Half_sat validation

Dear community

I am wondering how I should validate the half_sat rate for the pollination model.
User guide: tunable paramter that may be most useful to adjust following an initial run of the model and an examination of the results.
→ Examination with what? yield data: however, yield data is highly multifactorial)
→ Is there any expert knowledge or literature to find the half_sat for my crops in Switzerland?

Kind regards

Hi @sibylles ,

Absent empirical yield data for your crop and region, I would run the model with a default half saturation coefficient value of 0.5 and see how the pattern of spatial yield results aligns with what you might expect. Then, vary this value slightly (up or down) to see how the results change from your baseline value of 0.5. This will give you a sense of the sensitivity of results to the half saturation coefficient parameter and how close to reality the model may or may not be representing pollinator-attributable yield.

Comparison with observations is surely the best way to validate model results. If you do not have such data, yes, you ought to perform a literature review for your crops and region. Also, Klein et al. 2007 provides a list of globally important crops and their dependence on animal pollinators (see Table 2 and the Supplemental Material).


Dear Jesse

Many thanks.

  1. Hmm is there really a link between Klein et al. 2007 (pollination dependency of crops) and InVEST half_sat? Half_sat has no relationship to pollination dependency, because it is already related to “total potential pollinator-dependent yield. What are the half_sat values for the five categories in Klein et al. 2007: 1. Increase, 2. Increase-seed production, 3. Increasing-breeing, 4. No-increase, 5. Mixed increase? We will work with apple, cherry, rapeseed (canola), opt sunflower, soja, berries.
  2. Comparison with observation. We have yield data for the most important pollination-dependent crops. The challenge is more that yield data has no direct relationship to InVEST pollination ESS model. First. Yield data is multifactorial, not only dependent on pollination. Second. Y_tot: total yield index: I see to chance to relate this value to absolute yield values in kg (m2, per tree?), because the definition is completely different. In the InVest training dataset y_tot for almonds is 0.95 and for blueberries it is 0.39. So if these two farms have an absolute yield of 100 kg almonds and 10 kg blueberries, what is the relationship to Y_tot? There is no literature reference how to relate Y_tot to absolute yield: the tutorial relates e.g. observed pollination limitation (open-hand treatment) to predicted yield. However we have not pollination limitation data. An Idea would be if I have several farms / or grid points. Farms /grids with higher absolute yield should also have higher y_tot.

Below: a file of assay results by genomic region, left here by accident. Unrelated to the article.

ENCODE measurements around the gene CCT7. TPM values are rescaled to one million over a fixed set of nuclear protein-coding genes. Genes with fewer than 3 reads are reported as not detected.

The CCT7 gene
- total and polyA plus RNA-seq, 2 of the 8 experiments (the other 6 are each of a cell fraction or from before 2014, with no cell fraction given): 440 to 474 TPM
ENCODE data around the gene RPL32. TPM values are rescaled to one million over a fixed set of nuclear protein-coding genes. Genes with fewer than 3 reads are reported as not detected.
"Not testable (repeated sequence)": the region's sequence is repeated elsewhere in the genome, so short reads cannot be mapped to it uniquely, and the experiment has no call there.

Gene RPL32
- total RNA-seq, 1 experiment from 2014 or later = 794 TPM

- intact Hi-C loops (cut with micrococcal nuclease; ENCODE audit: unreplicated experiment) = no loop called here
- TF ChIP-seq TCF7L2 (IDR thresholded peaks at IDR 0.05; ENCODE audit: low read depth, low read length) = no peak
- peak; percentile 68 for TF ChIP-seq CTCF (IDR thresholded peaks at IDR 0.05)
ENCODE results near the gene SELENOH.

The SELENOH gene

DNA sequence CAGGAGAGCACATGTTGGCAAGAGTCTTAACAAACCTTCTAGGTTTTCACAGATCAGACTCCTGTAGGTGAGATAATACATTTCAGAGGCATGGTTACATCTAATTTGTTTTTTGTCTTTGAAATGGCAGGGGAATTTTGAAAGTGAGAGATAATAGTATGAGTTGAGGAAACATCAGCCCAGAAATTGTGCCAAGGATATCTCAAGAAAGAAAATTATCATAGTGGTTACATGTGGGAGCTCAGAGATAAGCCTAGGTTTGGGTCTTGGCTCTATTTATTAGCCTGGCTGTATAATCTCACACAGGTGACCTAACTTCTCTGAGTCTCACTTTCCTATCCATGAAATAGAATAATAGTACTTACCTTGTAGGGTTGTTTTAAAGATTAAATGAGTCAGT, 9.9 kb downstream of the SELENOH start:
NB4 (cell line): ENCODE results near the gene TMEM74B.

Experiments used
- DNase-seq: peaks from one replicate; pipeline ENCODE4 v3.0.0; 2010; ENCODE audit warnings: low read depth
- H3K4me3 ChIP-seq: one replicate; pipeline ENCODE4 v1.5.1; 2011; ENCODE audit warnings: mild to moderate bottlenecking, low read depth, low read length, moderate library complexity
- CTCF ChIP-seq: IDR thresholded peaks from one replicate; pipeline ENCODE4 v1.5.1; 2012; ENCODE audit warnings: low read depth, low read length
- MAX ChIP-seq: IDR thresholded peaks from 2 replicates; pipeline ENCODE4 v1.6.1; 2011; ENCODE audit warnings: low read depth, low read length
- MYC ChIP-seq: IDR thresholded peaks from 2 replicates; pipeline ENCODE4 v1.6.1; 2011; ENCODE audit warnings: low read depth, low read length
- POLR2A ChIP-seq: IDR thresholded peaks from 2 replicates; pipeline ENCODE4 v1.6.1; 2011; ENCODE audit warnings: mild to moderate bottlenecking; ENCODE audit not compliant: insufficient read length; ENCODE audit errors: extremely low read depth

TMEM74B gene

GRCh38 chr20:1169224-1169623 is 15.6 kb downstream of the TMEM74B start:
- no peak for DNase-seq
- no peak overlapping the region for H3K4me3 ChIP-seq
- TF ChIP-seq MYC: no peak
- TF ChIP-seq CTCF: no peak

Kind regards


Hi Sibylle,

I can chime in a bit here. the half saturation constant can be used in two different ways - either to predict the abundance of bees visiting a crop (and then having a separate relationship between abundance and yield) or to use the yield equation directly with the pollinator visitation score itself.

In work I’ve collaborated on where bees have been sampled, we estimate the relationship bee between observed bee abundance and the pollination index. The half-saturation value indicates the pollinator index score that would lead to an estimate of half the maximum number of bees. In our past assessments, we’ve found that a value from 0.1 to 0.2 is a good estimate.

you could also look at the relationship between bee-contributed yield and the index directly. In this case, we’ve used the value of 0.1 again as an estimate.

with respect to Klein et al’s estimates: yes, this is separate. so if one were to connect pollinator-dependence, and the half saturation constant. A simpler way to see the function without subscripts used in the user guide is this:
Y = ( (1-v) + v * PA / (PA + hs) ) ; Y = relative yield; v = pollinator dependence (Klein); PA is pollinator abundance index; hs is the half-saturation constant. So for something like almonds with a 90% or more dependent on bees - an abundance index score of 0.1 would lead to an estimated relative yield of 0.55; while something more like coffee where only 20% of yield depends on external pollination, an abundance index of 0.1 would lead to yield of 0.90. the 2013 paper by ricketts and lonsdorf is perhaps a good example of this - Coffee in costa Rica. Hope this helps! - eric

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This is the paper Eric referenced above:

Ricketts, T. H., & Lonsdorf, E. (2013). Mapping the margin: comparing marginal values of tropical forest remnants for pollination services. Ecological Applications , 23 (5), 1113-1123. https://doi.org/10.1890/12-1600.1.


Dear Eric

Many thanks.

  • In your example. Can we say that Y=0.55, so 55% of the potential (maximum) yield is reached 05 90%?
  • Ok I see the link half_sat and pollinator dependency. However a technical question. Equation 64 which is implemented in the model differs from your suggestion. In this equation we just consider half_sat. If I had understood correctly the present model does not consider pollination dependency? Is there a way to include your idea in the present model? I am still not sure if the present model uses a combined factor?
  • A question about the guild_table with relative abundance that is related to the understanding of half_sat. Intuitively I assumed the total to be 1 = 100%. It is not true Is it right that this means a species with 0.5 has half the abundance of a species with 1. How is 1 calibrated. Is it just the most abundant species?

Kind regards


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